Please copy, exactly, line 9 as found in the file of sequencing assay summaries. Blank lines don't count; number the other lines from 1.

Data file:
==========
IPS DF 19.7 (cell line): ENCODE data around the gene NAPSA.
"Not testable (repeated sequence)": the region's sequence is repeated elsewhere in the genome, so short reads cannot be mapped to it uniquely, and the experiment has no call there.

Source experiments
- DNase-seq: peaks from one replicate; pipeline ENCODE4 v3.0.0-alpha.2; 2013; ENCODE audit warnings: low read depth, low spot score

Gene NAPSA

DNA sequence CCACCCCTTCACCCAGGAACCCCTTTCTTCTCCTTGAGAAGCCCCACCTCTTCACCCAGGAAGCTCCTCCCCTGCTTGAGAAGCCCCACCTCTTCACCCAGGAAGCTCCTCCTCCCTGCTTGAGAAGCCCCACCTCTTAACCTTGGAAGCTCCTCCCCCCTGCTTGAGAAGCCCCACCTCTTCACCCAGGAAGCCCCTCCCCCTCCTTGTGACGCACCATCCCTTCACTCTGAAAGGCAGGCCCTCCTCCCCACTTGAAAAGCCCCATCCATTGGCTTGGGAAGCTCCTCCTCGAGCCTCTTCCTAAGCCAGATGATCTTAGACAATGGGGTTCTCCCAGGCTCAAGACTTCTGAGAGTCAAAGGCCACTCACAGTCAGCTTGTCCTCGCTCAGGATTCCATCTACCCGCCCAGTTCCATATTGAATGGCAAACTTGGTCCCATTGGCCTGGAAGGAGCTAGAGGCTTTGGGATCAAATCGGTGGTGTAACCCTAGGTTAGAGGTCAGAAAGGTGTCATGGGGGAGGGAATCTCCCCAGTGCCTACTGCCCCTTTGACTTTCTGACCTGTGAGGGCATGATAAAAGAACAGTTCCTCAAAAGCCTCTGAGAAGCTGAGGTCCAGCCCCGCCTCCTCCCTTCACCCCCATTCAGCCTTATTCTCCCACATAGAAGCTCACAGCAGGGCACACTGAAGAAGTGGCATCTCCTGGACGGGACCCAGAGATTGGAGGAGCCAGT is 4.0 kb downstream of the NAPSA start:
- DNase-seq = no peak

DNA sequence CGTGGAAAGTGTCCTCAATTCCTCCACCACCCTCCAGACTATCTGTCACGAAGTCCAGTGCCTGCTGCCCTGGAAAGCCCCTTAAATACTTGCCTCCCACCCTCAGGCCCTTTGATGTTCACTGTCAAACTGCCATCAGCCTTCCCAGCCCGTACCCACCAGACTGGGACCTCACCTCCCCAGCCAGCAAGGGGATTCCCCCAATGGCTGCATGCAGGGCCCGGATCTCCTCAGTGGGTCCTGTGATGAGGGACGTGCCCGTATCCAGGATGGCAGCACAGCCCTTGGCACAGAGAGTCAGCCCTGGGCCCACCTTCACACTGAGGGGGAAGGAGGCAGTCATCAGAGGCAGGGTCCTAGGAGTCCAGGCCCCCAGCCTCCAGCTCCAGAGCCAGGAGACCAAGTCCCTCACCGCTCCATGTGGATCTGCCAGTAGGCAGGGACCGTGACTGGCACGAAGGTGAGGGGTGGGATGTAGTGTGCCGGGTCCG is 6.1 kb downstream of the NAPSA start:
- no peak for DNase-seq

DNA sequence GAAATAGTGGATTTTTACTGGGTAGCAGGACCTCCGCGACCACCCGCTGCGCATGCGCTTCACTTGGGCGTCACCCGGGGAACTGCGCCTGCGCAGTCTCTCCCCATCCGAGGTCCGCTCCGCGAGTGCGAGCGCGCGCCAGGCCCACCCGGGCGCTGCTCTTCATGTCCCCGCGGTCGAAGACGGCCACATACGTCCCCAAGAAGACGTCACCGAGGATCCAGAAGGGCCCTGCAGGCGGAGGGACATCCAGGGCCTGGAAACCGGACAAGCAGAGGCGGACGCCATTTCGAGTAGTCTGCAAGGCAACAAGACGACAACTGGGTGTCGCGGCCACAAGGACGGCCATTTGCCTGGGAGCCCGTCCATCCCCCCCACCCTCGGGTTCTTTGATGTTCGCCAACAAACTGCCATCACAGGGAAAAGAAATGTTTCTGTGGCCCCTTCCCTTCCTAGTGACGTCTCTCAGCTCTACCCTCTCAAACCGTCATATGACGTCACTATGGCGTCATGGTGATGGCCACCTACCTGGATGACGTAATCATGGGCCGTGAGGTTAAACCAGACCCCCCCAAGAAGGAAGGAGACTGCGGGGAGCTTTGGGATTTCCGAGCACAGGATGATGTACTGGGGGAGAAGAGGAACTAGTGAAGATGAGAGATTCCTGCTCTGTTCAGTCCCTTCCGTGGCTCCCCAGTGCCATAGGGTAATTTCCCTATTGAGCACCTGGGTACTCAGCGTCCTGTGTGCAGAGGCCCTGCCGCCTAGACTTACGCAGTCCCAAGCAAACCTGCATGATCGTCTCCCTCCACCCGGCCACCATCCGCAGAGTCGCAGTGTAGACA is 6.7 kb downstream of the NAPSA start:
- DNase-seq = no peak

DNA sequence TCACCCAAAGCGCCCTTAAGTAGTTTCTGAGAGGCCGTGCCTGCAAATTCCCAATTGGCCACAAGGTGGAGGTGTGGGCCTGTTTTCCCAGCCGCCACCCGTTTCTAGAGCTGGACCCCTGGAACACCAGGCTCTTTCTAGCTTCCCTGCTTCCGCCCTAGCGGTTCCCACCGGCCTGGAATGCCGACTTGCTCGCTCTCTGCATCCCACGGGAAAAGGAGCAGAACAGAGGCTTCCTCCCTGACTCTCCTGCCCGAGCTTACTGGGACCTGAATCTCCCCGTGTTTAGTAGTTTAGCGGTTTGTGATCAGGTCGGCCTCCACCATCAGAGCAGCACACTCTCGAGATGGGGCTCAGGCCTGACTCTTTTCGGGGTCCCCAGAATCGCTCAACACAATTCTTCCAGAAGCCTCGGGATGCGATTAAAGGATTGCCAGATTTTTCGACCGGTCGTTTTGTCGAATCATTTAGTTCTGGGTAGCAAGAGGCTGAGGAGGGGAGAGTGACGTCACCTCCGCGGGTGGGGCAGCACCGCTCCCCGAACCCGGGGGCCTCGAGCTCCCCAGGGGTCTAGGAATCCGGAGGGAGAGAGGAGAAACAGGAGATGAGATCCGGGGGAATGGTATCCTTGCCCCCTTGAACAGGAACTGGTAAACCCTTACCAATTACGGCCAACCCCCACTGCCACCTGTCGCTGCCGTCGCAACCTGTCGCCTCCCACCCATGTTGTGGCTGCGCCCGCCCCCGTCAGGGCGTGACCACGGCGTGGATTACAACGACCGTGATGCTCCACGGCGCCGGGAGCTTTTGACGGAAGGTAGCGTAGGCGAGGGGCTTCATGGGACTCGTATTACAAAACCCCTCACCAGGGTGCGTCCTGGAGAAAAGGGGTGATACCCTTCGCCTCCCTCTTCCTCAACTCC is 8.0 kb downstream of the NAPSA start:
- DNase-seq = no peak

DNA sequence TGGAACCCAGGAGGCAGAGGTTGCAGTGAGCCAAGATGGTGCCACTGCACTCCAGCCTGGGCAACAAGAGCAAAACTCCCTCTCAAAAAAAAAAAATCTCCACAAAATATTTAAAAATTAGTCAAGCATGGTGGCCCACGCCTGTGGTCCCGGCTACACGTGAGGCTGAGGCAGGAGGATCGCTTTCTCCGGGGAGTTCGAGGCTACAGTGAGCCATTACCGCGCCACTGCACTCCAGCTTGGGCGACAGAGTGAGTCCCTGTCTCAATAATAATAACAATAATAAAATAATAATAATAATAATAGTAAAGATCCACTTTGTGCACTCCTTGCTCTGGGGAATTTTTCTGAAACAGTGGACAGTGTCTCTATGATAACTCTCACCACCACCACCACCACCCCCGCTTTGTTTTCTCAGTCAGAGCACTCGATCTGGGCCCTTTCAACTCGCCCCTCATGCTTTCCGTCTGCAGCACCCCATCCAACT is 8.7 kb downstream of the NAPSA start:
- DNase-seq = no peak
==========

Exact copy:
- no peak for DNase-seq